Q: What is your job at Harmonix?
A: I'm the audio lead on Rock Band and was the audio lead on Guitar Hero &
Guitar Hero II.
Q: What games have you worked on?
A: I've been at HMX for only a couple years now, so here I've worked on those 3: RB, GH1 and GH2. Previously I was at Irrational Games, where I worked on BioShock, the Freedom Force games, System Shock 2, Tribes: Vengeance, Swat 4 and The Lost (which very sadly never got released). And before that, I was at Looking Glass Studios where I worked on all of the Thief games, and a whole bunch of others.
Q: How did you get into the video game industry?
A: Stumbled into it via our own Dan Schmidt, if I remember correctly. Maybe 14 years ago (I dunno), Dan was the project lead at Looking Glass on TerraNova: Strike Force Centauri and needed music for the game. I played in a local band which he knew of and he asked if we (me and my wife Terri, also in the band) would take a stab a writing the music. So we did. Later as the band finally fell apart, I was an audio contractor at LG, then finally stayed on full-time.
Q: How do you approach the process of authoring the songs for the game? Do you aim
more for expert players or beginners?
A: We don't really aim for experts or beginners; we hope the 4 difficulty levels take care of the entire range of players. But our number one goal is to be true to the music and author songs in a way that really feels like you're playing the instrument. Everyone on the audio team is a musician and
plays at least one instrument...many more than one. So for example, we have a pretty good feel for how the guitar part in a song would be played on a real guitar. And we strive to make the authoring give you that feeling that you're playing a real guitar, even though the game controller is really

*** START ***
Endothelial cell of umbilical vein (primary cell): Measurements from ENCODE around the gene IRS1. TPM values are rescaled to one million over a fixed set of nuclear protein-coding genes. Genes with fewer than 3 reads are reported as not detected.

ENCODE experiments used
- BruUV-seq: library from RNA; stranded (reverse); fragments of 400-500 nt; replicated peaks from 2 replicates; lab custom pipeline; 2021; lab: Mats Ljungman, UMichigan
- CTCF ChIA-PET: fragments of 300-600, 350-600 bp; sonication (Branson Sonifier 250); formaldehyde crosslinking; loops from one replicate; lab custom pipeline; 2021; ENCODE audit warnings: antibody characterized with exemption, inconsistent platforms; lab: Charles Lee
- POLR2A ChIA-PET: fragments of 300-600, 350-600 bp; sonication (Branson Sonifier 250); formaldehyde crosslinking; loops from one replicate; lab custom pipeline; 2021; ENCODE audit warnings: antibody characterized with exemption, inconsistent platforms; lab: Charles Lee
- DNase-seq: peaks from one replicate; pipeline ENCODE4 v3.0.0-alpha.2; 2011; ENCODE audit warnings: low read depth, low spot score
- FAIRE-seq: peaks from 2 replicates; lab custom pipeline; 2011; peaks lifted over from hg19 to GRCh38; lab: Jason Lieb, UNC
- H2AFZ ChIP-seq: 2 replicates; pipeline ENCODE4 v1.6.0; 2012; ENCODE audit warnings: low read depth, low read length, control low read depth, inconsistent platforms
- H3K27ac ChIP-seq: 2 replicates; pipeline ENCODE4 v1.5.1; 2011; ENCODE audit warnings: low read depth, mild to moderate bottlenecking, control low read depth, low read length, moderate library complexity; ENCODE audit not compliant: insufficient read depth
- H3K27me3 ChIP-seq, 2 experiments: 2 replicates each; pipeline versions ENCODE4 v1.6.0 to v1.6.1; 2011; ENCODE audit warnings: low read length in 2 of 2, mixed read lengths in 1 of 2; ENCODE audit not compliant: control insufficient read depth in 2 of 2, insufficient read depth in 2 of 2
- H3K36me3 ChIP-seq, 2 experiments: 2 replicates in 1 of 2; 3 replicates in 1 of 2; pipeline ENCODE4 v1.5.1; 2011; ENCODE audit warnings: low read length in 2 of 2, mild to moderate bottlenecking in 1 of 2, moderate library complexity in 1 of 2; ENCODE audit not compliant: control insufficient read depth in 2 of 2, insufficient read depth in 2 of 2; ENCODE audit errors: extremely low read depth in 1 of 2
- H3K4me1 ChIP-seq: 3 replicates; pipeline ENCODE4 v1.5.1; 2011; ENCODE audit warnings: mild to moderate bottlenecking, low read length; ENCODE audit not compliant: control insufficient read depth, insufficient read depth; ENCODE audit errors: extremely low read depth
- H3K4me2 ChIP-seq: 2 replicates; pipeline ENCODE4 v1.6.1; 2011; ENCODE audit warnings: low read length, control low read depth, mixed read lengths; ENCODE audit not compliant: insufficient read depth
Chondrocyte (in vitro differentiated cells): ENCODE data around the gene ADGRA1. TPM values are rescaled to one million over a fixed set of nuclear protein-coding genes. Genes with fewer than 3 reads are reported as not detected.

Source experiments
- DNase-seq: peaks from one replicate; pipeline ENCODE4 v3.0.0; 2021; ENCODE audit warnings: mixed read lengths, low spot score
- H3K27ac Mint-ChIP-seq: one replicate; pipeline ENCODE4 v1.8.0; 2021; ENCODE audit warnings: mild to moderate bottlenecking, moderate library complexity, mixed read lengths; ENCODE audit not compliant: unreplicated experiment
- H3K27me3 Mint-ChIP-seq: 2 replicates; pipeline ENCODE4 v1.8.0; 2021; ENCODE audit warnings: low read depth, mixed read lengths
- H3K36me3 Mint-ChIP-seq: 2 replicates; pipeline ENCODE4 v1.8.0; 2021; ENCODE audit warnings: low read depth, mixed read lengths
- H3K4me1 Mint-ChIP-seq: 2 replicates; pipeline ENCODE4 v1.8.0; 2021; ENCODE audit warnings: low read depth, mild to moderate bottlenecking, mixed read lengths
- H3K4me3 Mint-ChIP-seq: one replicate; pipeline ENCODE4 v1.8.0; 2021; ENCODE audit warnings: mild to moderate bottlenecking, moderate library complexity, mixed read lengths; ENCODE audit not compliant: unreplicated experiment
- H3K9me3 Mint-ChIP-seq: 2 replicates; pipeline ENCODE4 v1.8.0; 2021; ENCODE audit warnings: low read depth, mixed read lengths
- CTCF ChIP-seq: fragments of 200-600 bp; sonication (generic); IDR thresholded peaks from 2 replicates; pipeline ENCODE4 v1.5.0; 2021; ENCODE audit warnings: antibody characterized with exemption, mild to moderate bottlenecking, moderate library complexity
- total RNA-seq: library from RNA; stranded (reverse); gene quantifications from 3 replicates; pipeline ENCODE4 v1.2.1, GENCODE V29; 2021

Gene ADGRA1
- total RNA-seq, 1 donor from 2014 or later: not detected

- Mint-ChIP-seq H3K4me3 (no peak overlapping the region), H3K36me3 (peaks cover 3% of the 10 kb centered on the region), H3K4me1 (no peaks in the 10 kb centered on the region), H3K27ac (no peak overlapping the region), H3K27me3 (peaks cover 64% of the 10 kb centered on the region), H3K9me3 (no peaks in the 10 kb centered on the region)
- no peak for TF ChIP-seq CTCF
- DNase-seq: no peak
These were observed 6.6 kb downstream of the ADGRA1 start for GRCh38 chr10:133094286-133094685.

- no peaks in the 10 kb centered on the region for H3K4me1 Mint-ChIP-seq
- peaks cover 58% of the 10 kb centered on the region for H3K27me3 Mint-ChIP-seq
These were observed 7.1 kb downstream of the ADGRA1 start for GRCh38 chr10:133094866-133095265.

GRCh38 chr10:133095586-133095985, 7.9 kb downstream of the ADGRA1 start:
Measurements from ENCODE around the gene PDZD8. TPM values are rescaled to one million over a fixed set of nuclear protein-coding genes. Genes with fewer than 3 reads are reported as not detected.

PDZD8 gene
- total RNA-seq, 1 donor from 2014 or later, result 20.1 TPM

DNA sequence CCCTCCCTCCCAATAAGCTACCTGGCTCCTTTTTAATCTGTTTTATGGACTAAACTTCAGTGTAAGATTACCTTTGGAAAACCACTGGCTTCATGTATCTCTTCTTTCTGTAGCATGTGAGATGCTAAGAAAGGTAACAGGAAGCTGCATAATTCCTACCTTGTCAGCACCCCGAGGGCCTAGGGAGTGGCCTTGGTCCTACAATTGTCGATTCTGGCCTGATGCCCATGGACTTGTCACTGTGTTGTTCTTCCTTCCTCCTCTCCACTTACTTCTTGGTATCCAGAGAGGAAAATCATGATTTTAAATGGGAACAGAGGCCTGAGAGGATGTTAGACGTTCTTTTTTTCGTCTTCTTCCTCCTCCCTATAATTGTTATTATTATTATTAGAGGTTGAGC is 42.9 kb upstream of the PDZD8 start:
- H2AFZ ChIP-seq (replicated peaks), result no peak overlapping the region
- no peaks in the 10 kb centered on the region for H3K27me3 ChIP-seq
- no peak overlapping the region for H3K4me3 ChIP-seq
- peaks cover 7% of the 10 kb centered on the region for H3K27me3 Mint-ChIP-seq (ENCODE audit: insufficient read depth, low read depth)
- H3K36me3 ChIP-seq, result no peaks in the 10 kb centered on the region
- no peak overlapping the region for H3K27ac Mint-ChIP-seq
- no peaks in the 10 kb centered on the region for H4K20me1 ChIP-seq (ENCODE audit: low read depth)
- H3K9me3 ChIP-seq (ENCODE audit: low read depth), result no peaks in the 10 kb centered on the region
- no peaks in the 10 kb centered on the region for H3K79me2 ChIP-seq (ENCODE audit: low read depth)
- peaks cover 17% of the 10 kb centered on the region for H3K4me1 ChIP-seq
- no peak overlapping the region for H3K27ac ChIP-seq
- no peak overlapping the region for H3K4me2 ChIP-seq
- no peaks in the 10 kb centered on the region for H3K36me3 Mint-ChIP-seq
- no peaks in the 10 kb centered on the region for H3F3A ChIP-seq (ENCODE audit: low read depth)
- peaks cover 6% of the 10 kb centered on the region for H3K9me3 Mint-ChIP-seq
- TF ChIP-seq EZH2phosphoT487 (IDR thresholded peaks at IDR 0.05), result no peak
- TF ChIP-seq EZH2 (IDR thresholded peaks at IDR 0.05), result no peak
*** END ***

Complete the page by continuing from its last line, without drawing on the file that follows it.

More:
quite an abstraction. I'm often still surprised at how much it really does feel like playing a real guitar.
Q: What is the best section of a rock song ever?
A: Hard to answer.... I love in The Who's "Won't Get Fooled Again" after the long quiet synth part near the end of the song: there's some ultra cool Keith Moon madness all leading up the big "YeeeaaaaahhhhH!!!!!" when everyone kicks back in. Chills man.
Q: What is the coolest part of your job?
A: Listening to tons of music, trying to figure out what songs should go into the game. And one of the biggest: getting the master tracks to songs by some of my personal heroes. Getting to listen carefully to just the drum or guitar tracks or discovering the the little extra noises (humming, breathing, etc) in the isolated vocal tracks. Generally just getting a clue how some of these great, classic songs were put together.
Q: What is the hardest part?
A: Listening to tons of music, trying to figure out what songs should go into the game. Licensing is sort of a headache, but we have great people doing the hardest parts...so I just really have to keep track of it all. And there's always pressure at the end of any game project, but every time it gets stressful...I try to remind myself that I make video games for a living. And that they're really cool video games and I work for a really cool company. Can't really complain too much.
Q: What do you think makes a song really good for Rock Band?
A: Ideally we'd love to have songs where all the parts are fantastic, interesting and varied, plus the songs are well-known and loved, ultra-cool and rock to the point of making everyone playing want to jump up and down repeatedly. That doesn't alway happen, or really even need to happen. Different songs have different purposes in the game usually because they fulfill one or more of
the above ideals.
I like songs where each instrument has a few moments to shine on its own (a guitar solo or awesome rhythm part, a breakdown to just bass & drums, fantastic drum fills, super-catchy melody in the chorus, etc...). I also like songs that are just pure energy...they're always fun just make you smile. They have those moments when the whole band kicks back in after some quiet part. I dunno... if the music's good, we win.